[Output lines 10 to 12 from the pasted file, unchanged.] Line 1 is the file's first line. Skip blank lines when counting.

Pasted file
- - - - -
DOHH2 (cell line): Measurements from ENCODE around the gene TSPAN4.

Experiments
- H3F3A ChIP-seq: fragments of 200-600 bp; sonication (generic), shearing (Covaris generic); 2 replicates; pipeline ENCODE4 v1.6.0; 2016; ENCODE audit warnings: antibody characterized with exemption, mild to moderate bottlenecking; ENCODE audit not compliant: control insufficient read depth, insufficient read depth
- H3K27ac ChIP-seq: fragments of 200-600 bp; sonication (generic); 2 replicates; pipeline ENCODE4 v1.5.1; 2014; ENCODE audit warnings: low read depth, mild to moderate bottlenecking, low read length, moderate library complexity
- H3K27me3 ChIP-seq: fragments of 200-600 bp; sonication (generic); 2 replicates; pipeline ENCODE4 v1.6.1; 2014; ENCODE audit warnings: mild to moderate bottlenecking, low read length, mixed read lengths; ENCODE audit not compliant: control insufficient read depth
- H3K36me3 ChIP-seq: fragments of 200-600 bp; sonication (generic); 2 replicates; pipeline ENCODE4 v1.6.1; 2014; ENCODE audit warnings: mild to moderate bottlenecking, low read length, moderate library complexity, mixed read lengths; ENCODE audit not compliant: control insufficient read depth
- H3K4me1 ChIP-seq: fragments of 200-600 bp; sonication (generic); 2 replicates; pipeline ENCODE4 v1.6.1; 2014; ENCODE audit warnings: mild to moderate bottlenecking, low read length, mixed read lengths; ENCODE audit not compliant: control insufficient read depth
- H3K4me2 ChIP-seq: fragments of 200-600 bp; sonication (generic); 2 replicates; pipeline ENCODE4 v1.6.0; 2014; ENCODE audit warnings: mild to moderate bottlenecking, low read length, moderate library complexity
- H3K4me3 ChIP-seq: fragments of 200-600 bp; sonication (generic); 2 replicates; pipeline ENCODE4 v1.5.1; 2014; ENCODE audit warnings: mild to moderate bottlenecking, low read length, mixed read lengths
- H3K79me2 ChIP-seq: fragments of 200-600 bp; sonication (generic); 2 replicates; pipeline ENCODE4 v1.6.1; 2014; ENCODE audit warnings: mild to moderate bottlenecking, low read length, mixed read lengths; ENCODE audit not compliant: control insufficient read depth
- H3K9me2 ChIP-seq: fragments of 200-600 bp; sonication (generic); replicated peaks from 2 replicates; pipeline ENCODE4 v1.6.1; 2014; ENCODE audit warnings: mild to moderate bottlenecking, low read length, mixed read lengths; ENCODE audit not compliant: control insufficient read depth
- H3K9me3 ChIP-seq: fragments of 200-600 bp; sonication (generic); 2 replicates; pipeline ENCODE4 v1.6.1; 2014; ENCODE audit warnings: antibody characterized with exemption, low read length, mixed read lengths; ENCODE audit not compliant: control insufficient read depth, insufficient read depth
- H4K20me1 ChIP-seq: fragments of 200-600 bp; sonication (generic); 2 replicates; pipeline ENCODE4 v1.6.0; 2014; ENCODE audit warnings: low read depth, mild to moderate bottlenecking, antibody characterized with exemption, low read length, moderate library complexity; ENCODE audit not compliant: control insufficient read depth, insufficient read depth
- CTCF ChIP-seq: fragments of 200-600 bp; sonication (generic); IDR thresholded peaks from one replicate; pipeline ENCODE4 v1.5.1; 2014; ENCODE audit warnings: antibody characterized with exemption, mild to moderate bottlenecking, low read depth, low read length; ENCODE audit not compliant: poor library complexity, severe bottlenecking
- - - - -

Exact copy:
- H3K79me2 ChIP-seq: fragments of 200-600 bp; sonication (generic); 2 replicates; pipeline ENCODE4 v1.6.1; 2014; ENCODE audit warnings: mild to moderate bottlenecking, low read length, mixed read lengths; ENCODE audit not compliant: control insufficient read depth
- H3K9me2 ChIP-seq: fragments of 200-600 bp; sonication (generic); replicated peaks from 2 replicates; pipeline ENCODE4 v1.6.1; 2014; ENCODE audit warnings: mild to moderate bottlenecking, low read length, mixed read lengths; ENCODE audit not compliant: control insufficient read depth
- H3K9me3 ChIP-seq: fragments of 200-600 bp; sonication (generic); 2 replicates; pipeline ENCODE4 v1.6.1; 2014; ENCODE audit warnings: antibody characterized with exemption, low read length, mixed read lengths; ENCODE audit not compliant: control insufficient read depth, insufficient read depth